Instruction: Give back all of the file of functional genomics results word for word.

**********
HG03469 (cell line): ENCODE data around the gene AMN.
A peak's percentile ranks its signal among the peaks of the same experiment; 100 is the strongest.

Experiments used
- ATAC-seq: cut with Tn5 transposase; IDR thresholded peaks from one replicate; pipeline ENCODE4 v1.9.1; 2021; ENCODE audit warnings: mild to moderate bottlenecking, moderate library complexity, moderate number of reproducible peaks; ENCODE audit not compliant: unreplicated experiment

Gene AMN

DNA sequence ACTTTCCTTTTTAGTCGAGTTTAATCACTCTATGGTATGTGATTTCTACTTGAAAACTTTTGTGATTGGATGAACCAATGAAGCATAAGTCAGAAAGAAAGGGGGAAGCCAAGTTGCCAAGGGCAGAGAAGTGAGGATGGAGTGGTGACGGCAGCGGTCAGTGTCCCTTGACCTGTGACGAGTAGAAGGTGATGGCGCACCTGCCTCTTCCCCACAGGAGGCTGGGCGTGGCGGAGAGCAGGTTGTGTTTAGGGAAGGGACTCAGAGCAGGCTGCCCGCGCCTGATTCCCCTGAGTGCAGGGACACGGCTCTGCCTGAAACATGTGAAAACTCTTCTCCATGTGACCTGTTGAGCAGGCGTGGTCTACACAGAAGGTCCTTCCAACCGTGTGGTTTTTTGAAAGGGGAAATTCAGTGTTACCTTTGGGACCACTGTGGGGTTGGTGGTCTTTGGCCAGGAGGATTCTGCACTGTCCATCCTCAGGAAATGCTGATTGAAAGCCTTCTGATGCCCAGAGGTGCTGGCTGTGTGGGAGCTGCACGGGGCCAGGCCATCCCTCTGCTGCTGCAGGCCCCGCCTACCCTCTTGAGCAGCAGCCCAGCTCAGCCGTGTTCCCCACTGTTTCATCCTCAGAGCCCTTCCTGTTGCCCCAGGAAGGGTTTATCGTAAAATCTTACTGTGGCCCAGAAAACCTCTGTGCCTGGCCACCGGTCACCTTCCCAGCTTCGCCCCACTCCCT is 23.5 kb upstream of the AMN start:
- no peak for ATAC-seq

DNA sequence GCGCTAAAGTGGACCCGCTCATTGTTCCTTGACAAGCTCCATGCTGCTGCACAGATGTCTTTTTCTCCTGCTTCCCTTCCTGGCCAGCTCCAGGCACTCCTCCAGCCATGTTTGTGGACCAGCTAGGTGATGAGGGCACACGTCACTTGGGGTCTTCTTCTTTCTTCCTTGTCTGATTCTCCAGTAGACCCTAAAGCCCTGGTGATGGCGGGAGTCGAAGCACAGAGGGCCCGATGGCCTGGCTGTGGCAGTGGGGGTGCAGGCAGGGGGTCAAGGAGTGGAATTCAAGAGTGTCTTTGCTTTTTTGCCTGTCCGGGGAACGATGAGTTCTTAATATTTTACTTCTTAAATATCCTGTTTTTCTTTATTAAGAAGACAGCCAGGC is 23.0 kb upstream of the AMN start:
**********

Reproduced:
HG03469 (cell line): ENCODE data around the gene AMN.
A peak's percentile ranks its signal among the peaks of the same experiment; 100 is the strongest.

Experiments used
- ATAC-seq: cut with Tn5 transposase; IDR thresholded peaks from one replicate; pipeline ENCODE4 v1.9.1; 2021; ENCODE audit warnings: mild to moderate bottlenecking, moderate library complexity, moderate number of reproducible peaks; ENCODE audit not compliant: unreplicated experiment

Gene AMN

DNA sequence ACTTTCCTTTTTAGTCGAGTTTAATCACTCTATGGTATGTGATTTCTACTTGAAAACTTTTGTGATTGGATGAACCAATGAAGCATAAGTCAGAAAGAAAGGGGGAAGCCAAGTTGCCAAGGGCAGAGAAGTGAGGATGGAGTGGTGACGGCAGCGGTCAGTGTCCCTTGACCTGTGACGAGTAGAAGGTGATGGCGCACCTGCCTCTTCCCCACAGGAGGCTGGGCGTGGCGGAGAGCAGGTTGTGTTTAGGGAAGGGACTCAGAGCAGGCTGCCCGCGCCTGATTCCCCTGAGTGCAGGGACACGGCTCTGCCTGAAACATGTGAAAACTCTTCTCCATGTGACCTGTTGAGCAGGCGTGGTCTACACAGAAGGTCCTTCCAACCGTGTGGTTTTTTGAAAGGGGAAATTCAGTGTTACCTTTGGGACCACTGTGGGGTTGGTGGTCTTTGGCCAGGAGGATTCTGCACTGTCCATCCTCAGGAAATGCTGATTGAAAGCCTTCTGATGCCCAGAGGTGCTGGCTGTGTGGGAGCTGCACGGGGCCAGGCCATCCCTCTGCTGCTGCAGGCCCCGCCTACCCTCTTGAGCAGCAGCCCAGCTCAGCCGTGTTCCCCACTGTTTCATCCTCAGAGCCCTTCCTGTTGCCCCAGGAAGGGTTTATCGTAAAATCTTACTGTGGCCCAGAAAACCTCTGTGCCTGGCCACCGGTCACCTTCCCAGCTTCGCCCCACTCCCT is 23.5 kb upstream of the AMN start:
- no peak for ATAC-seq

DNA sequence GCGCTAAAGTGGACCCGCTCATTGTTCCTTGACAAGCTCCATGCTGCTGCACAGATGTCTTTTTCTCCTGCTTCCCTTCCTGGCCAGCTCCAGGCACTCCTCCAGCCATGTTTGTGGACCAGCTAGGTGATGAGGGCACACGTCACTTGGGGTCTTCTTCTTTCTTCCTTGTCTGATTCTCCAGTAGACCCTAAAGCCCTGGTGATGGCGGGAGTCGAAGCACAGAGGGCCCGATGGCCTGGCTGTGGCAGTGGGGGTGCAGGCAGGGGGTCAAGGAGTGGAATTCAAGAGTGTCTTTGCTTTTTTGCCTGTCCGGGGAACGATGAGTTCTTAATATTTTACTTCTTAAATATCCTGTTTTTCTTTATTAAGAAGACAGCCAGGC is 23.0 kb upstream of the AMN start: